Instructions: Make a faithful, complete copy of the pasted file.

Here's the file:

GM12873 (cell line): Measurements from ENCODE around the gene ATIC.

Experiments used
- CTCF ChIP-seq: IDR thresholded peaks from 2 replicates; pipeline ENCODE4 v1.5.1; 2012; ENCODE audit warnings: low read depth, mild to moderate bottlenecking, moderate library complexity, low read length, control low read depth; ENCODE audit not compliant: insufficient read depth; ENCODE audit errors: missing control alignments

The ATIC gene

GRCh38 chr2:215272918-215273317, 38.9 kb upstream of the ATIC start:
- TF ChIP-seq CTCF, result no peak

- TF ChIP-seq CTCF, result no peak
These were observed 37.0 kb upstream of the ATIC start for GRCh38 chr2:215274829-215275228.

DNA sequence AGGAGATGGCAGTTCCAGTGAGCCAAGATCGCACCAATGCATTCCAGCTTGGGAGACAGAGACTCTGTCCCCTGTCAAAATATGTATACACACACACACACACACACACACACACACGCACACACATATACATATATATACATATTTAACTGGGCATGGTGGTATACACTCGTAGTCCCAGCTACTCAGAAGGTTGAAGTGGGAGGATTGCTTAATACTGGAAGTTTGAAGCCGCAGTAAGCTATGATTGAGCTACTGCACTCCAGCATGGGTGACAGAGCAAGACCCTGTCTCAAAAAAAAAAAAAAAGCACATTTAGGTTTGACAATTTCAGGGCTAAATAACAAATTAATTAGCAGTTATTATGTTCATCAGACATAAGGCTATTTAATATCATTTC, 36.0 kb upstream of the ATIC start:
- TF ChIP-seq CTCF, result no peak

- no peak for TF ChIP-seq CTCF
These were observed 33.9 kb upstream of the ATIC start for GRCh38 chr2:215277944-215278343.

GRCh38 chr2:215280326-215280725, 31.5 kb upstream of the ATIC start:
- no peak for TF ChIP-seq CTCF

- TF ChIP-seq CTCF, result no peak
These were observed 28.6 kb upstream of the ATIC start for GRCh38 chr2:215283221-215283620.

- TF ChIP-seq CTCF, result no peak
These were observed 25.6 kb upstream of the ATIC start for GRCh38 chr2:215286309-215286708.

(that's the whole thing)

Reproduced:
GM12873 (cell line): Measurements from ENCODE around the gene ATIC.

Experiments used
- CTCF ChIP-seq: IDR thresholded peaks from 2 replicates; pipeline ENCODE4 v1.5.1; 2012; ENCODE audit warnings: low read depth, mild to moderate bottlenecking, moderate library complexity, low read length, control low read depth; ENCODE audit not compliant: insufficient read depth; ENCODE audit errors: missing control alignments

The ATIC gene

GRCh38 chr2:215272918-215273317, 38.9 kb upstream of the ATIC start:
- TF ChIP-seq CTCF, result no peak

- TF ChIP-seq CTCF, result no peak
These were observed 37.0 kb upstream of the ATIC start for GRCh38 chr2:215274829-215275228.

DNA sequence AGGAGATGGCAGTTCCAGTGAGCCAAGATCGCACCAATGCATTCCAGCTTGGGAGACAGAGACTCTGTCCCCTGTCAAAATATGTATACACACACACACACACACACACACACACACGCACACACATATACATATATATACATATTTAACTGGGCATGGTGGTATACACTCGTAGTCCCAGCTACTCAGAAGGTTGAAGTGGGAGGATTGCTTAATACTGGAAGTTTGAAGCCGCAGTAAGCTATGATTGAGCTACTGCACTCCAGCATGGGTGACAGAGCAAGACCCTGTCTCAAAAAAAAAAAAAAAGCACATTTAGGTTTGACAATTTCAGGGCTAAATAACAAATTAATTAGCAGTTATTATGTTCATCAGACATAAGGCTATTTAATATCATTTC, 36.0 kb upstream of the ATIC start:
- TF ChIP-seq CTCF, result no peak

- no peak for TF ChIP-seq CTCF
These were observed 33.9 kb upstream of the ATIC start for GRCh38 chr2:215277944-215278343.

GRCh38 chr2:215280326-215280725, 31.5 kb upstream of the ATIC start:
- no peak for TF ChIP-seq CTCF

- TF ChIP-seq CTCF, result no peak
These were observed 28.6 kb upstream of the ATIC start for GRCh38 chr2:215283221-215283620.

- TF ChIP-seq CTCF, result no peak
These were observed 25.6 kb upstream of the ATIC start for GRCh38 chr2:215286309-215286708.